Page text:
What is blue, sweet and juicy and may help ward off those nagging memory lapses? If you guessed blueberries, you would be right. Americans apparently cannot get enough of the delicious fruit. In 2008, the latest year that data are available, per capita blueberry consumption in the U.S. reached an all-time high of 12.3 ounces, roughly the size of one standard supermarket carton—an increase from 9.2 ounces in 2007. Whether we are eating more blueberries because they are good for us or just taste good is anyone’s guess, but now there is even more reason to load up the shopping cart with plump Vaccinium cyanococcus: they may protect our brain.
Emerging research suggests that compounds in blueberries known as flavonoids may improve memory, learning and general cognitive function, including reasoning skills, decision making, verbal comprehension and numerical ability. In addition, studies comparing dietary habits with cognitive function in adults hint that consuming flavonoids may help slow the decline in mental facility that is often seen with aging and might even provide protection against disorders such as Alzheimer’s and Parkinson’s.
Researchers once assumed that flavonoids worked in the brain as they do in the body—as antioxidants that protect cells from damage caused by ubiquitous unstable molecules known as free radicals. Now, however, new research demonstrates that the power of flavonoids to bolster cognition results mainly from interactions between flavonoids and proteins integral to brain-cell structure and function.
To date, scientists have identified more than 6,000 different flavonoids, which come in a variety of types. These compounds are widely distributed in fruits and vegetables, cereal grains, cocoa, soy foods, tea and wine. Thus, overdosing on blueberries alone is not necessary to keep your mind in good shape.
As powerful antioxidants, flavonoids protect us from the cellular damage caused by free radicals, which are formed by our bodies during metabolism, and are also spawned by pollution, cigarette smoke and radiation. As a result, researchers have for decades investigated the potential of these compounds for boosting immunity, staving off cancer and reducing excess inflammation; flavonoids also appear to help regulate blood flow and blood pressure.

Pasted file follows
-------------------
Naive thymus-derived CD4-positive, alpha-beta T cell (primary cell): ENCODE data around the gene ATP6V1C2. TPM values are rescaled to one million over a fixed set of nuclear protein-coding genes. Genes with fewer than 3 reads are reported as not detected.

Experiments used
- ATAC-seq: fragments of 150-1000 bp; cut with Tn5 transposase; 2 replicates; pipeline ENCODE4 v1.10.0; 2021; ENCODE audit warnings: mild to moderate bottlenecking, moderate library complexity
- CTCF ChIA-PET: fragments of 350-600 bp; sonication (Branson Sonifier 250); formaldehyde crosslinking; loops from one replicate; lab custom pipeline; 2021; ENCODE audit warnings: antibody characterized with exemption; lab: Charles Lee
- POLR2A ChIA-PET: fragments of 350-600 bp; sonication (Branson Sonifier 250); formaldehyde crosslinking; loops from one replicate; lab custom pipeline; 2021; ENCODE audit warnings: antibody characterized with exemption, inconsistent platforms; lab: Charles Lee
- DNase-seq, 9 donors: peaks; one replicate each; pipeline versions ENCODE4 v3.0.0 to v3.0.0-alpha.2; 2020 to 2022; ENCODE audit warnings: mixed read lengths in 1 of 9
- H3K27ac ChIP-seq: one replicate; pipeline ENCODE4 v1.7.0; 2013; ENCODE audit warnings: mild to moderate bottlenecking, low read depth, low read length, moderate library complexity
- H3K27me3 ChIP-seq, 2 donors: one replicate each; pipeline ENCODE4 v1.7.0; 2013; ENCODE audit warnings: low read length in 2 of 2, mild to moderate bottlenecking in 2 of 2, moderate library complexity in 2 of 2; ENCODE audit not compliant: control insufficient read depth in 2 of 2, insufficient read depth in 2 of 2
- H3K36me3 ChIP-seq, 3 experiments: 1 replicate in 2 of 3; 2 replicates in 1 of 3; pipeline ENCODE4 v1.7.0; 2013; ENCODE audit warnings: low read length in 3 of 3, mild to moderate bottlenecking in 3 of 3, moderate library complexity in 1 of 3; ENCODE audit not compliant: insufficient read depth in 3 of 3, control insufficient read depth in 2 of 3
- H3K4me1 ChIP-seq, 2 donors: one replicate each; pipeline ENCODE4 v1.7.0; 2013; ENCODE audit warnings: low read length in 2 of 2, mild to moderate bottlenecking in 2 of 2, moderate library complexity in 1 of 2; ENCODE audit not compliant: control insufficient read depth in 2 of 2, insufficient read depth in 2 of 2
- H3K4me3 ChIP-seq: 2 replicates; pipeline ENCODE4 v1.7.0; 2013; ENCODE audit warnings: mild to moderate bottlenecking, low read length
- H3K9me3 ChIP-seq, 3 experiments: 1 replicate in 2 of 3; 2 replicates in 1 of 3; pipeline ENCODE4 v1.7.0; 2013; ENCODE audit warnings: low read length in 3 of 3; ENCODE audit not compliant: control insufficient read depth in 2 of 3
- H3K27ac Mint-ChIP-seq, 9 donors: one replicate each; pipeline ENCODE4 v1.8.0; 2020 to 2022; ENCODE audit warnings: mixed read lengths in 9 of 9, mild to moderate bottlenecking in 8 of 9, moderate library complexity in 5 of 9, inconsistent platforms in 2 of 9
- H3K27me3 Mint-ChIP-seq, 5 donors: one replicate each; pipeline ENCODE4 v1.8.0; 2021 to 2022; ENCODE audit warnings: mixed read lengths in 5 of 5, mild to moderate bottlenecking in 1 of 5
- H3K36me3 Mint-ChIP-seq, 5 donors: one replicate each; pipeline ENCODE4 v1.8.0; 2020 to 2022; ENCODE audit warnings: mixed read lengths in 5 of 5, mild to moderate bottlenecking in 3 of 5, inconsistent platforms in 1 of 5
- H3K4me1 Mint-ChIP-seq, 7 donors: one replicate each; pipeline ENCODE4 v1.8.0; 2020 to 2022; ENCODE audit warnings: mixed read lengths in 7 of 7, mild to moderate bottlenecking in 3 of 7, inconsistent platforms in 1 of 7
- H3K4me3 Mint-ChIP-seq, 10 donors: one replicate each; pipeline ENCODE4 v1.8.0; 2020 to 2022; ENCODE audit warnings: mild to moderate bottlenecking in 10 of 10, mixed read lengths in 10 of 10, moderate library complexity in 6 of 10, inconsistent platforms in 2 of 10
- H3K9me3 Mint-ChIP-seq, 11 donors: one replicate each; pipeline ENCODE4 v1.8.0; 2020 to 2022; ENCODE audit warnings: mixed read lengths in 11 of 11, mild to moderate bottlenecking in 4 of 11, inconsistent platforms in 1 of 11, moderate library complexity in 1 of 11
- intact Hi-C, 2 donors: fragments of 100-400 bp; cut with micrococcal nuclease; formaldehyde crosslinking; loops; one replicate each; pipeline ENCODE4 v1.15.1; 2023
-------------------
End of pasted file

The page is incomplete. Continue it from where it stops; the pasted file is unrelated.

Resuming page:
About 15 years ago chemist Ronald Prior and the late neuroscientist James Joseph of the Department of Agriculture’s Agricultural Research Service were measuring the antioxidant, disease-fighting potential of various foods when Joseph heard about preliminary data hinting that people who ate modest amounts of fruits and vegetables performed better on cognitive tests than those who consumed little or none of these foods. The researchers were intrigued and wanted to test the idea that an antioxidant-rich diet might improve brain function.
Prior and Joseph fed chow enriched with extracts of strawberry, spinach or blueberries to 19-month-old, middle-aged rats for eight weeks, equivalent to about a decade in the human life span. At the end of the eight weeks the now aging rats fed regular food did significantly worse on learning and motor skills such as walking elevated planks, climbing poles, balancing on rotating rods and swimming through mazes, reflecting normal mental decline. In contrast, rats eating the supplemented diet performed better at these tasks than they had at the start of the study. (The rats fed the blueberry helpings got an extra boost in motor function; for reasons that remain unclear, they were much more adept than even the rats eating strawberries and spinach at maintaining their balance in the plank and rod tests.)
This was an “aha!” moment for the scientists: something in the fruit- and vegetable-enriched meals was responsible for the animals’ superior performance. Noting that all the test foods were rich in flavonoids, Prior and Joseph speculated that these compounds might be behind the cerebral tune-up.
Meanwhile studies of humans were also indicating that eating meals full of flavonoids might have cognitive benefits. In a study published in 2007 epidemiologist Luc Letenneur and his colleagues at INSERM in France asked 1,640 cognitively healthy older adults to fill out a questionnaire about their dietary habits and take a test of their cognitive function. They followed the subjects for 10 years, repeating the questionnaire and test four times during that decade. At each testing period, the investigators quantified the subjects’ consumption of five different flavonoids and correlated those amounts with their cognitive test scores, controlling for other health habits known to affect cognition such as exercise, smoking and obesity.